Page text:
MDDUS advisers are often asked whether an apology to a patient amounts to an admission of guilt that can be used against you.
We would like to reassure our members that there are important reasons why an apology can and should be made. Indeed, doing so is seen as a positive in regulatory and complaint cases, and we will continue to offer members our full support in this regard.
Duty of candour
There is a professional duty of candour to be open and honest with patients. This includes offering a suitable apology when things go wrong and, in some circumstances, when there has been a near miss.
From a regulatory perspective, the GMC states that doctors must be “open and honest with patients if things go wrong” and that they should offer an apology (Good medical practice, par 55). Failure to do so may in itself result in disciplinary action and could, depending on circumstances, be viewed as evidence of a lack of insight by a doctor.
There is also a statutory duty of candour, which applies to healthcare providers rather than individuals and is monitored by systems regulators such as the Care Quality Commission and Healthcare Improvement Scotland.
MDDUS advice is clear that apologising when things go wrong is an essential part of practice and can assist in maintaining good patient relationships.
Legal status of an apology
Joint guidance by the GMC and NMC on the professional duty of candour is clear that apologising to a patient does not mean that you are admitting legal liability for what has happened. The guidance offers pointers on how to approach ‘saying sorry’ in order for an apology to be truly meaningful to the patient.
In Scotland, the Apologies (Scotland) Act 2016 also sets out a specific legal framework which is intended to encourage a social and cultural change in attitude towards giving apologies by providing legal certainty that an apology cannot be used in later civil proceedings as evidence of admission of liability.
A provision based on the Scottish Act was envisaged for England and Wales in the form of the Apologies Bill in 2021, but this legislation did not progress through the parliamentary process to become law. That said, it is worth noting that during the passage of the Scottish legislation, it was argued that the legal status of an apology was already sufficiently clear from existing legislation and guidance. The same can certainly be said to be true of the position in England and Wales. In the context of clinical negligence claims, NHS Resolution have made clear that they will never refuse cover on a claim because an apology has been given.
Apologies in complaints handling
There is evidence to suggest that a sincere apology can play an important role in the early resolution of complaints. Analysis of reports from UK health ombudsman services shows that a common theme in final stage complaint investigations is the complete absence of any acknowledgement of errors or mistakes made, including the absence of an apology by service providers.
Any apology should be clearly documented in the clinical record and, where appropriate, accompanied by an explanation of what has occurred together with any agreed remedial actions designed to prevent a recurrence.
How to say sorry
When a patient has suffered some form of loss or harm because of a service failure, an apology can address four areas, sometimes referred to as the 4R’s:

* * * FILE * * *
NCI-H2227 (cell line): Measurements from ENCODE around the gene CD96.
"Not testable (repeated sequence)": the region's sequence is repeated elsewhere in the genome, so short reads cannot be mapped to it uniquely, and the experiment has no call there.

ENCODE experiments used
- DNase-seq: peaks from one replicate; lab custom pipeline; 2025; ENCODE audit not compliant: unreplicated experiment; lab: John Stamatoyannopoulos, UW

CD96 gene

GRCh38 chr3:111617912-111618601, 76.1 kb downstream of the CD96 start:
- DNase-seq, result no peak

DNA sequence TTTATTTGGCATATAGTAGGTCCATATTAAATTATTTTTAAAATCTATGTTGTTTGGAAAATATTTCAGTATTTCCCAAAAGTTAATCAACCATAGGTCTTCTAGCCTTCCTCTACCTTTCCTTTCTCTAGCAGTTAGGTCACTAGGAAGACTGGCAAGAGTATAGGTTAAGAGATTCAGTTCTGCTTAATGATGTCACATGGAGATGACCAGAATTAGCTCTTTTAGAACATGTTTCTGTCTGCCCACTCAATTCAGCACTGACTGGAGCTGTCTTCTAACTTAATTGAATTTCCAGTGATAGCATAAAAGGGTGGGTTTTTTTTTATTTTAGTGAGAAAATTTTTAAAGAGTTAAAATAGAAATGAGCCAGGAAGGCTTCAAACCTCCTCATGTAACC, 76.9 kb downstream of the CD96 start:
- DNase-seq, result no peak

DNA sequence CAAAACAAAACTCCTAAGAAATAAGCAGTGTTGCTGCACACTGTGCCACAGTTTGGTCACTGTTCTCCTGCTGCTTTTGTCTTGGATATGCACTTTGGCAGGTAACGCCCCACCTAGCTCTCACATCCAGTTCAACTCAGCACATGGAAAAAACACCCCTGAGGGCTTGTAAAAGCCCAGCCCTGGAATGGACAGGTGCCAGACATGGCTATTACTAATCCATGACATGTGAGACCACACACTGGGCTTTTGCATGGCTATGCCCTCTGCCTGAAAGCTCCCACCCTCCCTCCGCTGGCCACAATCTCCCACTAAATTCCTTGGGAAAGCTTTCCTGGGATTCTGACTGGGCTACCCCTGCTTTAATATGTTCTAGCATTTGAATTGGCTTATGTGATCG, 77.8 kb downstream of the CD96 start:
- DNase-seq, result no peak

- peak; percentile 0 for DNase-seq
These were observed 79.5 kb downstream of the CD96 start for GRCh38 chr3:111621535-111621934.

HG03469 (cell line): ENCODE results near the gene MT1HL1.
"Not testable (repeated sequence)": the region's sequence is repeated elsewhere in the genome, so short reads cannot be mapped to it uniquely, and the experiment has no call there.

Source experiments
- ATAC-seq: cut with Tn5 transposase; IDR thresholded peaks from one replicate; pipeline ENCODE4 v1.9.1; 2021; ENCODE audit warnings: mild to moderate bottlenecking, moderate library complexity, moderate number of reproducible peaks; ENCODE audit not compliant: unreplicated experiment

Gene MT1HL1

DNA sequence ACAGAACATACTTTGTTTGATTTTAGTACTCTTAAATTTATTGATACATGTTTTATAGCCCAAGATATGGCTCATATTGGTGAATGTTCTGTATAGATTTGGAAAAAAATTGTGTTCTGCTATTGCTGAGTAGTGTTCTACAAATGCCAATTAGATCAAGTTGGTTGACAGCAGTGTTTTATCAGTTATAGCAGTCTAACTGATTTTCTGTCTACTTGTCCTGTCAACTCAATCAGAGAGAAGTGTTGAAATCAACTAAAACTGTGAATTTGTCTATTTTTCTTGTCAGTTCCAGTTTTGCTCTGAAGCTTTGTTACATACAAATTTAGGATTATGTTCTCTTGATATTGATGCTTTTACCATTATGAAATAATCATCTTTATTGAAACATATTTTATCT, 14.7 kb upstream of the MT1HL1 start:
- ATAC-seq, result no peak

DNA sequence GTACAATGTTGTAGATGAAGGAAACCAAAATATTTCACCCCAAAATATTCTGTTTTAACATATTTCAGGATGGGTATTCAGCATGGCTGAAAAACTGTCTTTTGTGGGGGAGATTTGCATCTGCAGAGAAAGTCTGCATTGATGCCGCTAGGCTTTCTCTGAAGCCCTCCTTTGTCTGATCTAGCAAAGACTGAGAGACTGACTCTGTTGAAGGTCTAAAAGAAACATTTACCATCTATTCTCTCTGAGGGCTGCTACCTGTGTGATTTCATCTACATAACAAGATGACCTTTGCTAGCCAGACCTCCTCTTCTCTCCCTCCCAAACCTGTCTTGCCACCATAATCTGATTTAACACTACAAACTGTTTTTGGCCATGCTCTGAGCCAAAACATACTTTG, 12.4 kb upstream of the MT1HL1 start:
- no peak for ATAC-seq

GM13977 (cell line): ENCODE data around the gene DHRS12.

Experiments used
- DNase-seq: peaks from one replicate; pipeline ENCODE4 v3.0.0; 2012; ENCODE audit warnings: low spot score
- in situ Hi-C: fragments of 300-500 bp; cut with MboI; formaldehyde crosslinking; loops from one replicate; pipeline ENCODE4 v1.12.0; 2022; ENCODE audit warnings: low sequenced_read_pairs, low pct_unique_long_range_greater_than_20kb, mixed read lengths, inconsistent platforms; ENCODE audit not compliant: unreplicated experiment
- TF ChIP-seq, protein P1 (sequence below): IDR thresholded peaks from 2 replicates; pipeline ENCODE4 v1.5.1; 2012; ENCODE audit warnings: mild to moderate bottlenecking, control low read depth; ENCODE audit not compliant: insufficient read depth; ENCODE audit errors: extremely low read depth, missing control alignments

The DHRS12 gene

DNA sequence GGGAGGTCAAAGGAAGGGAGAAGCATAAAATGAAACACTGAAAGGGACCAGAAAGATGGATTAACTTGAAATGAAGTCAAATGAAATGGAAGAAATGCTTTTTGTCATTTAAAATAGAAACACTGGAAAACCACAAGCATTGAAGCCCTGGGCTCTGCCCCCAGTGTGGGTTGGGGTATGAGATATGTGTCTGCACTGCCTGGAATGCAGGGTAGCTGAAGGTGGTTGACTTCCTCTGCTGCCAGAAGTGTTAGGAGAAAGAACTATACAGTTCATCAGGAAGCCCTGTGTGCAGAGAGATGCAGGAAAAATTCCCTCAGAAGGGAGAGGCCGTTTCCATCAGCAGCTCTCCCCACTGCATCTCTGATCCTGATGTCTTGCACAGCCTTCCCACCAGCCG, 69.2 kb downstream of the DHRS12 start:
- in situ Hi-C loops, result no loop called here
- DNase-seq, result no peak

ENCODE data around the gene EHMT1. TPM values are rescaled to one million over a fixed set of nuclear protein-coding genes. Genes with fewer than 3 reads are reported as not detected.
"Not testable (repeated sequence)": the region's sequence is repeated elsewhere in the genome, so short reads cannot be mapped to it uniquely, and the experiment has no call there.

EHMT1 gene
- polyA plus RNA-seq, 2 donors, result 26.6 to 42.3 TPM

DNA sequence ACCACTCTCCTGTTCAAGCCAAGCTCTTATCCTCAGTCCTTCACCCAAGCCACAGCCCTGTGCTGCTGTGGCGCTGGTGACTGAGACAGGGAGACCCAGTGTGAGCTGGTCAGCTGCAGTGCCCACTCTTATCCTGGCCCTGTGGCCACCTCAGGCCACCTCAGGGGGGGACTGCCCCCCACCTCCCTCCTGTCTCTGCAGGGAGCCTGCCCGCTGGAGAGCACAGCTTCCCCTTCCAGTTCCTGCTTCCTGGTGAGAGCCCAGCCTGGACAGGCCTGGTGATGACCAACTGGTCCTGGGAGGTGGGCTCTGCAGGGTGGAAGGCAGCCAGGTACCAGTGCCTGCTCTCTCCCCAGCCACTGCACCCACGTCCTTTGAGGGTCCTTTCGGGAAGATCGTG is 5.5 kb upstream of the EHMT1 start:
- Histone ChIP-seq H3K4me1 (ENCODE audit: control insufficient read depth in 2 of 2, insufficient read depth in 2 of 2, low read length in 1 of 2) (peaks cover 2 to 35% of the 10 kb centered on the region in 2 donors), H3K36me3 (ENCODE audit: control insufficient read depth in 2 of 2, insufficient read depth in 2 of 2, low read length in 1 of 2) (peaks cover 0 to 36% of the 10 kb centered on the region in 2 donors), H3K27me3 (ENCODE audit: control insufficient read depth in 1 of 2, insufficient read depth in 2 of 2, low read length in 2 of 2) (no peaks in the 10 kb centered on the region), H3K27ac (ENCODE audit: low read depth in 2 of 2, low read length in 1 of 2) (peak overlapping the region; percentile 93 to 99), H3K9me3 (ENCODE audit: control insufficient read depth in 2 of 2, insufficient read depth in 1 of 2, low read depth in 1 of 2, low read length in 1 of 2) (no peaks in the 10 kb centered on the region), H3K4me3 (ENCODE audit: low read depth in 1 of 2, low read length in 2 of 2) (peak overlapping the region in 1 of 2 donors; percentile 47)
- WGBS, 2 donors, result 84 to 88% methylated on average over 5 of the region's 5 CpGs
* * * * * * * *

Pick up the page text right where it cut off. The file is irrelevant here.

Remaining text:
- A clear expression of regret, which shows empathy and acknowledges the effect on the person.
- Acceptance of responsibility for what has occurred.
- A clear explanation of what happened (the reason).
- Details of any measures taken to rectify the situation or prevent it from happening again.
Mean what you say. A forced or insincere apology will likely be picked up by the other person and may inflame the situation.
Don’t qualify. Beware of the ‘qualified apology’ that may use language like: “I’m sorry, if…” or “I’m sorry, but…”. They represent an apology of sorts, but can appear that you are questioning the individual’s legitimate right to raise a concern.
Don’t apologise on someone else’s behalf. The patient may simply feel fobbed off and end up unhappier than before. From a professional viewpoint, imagine how you would feel if you found out a colleague was apologising on your behalf for something you were alleged to have done. The GMC guidance makes clear that an apology should be issued by the most appropriate team member.
Make it personal. A genuine apology using the words “I am sorry...” is better than using third-party terms such as “the team is sorry” or more complicated or ambiguous language.
Expression of regret. Clinicians often worry about how to phrase an apology for fear it may be interpreted as an admission of liability. Consider framing your apology as a sincere expression of regret, for example:
- I am sorry you are dissatisfied/unhappy/upset about…
- We are sorry to have learned that…
- I’m sorry this has happened…
NHS Resolution has helpful advice in its downloadable resource Saying sorry.
MDDUS is here to support our members – contact firstname.lastname@example.org for more advice.
- A genuine and sincere apology can be framed as an expression of regret and is not the same as an admission of liability.
- Apologies can play a positive role in complaints handling and regulatory cases, as well as promoting healthy patient relationships.
- Regulatory guidance requires that health professionals must be open and honest with patients if things go wrong and supports clinicians in making an apology where appropriate.
- MDDUS will continue to offer members our full support in making meaningful apologies where they are indicated.
This page was correct at the time of publication. Any guidance is intended as general guidance for members only. If you are a member and need specific advice relating to your own circumstances, please contact one of our advisers.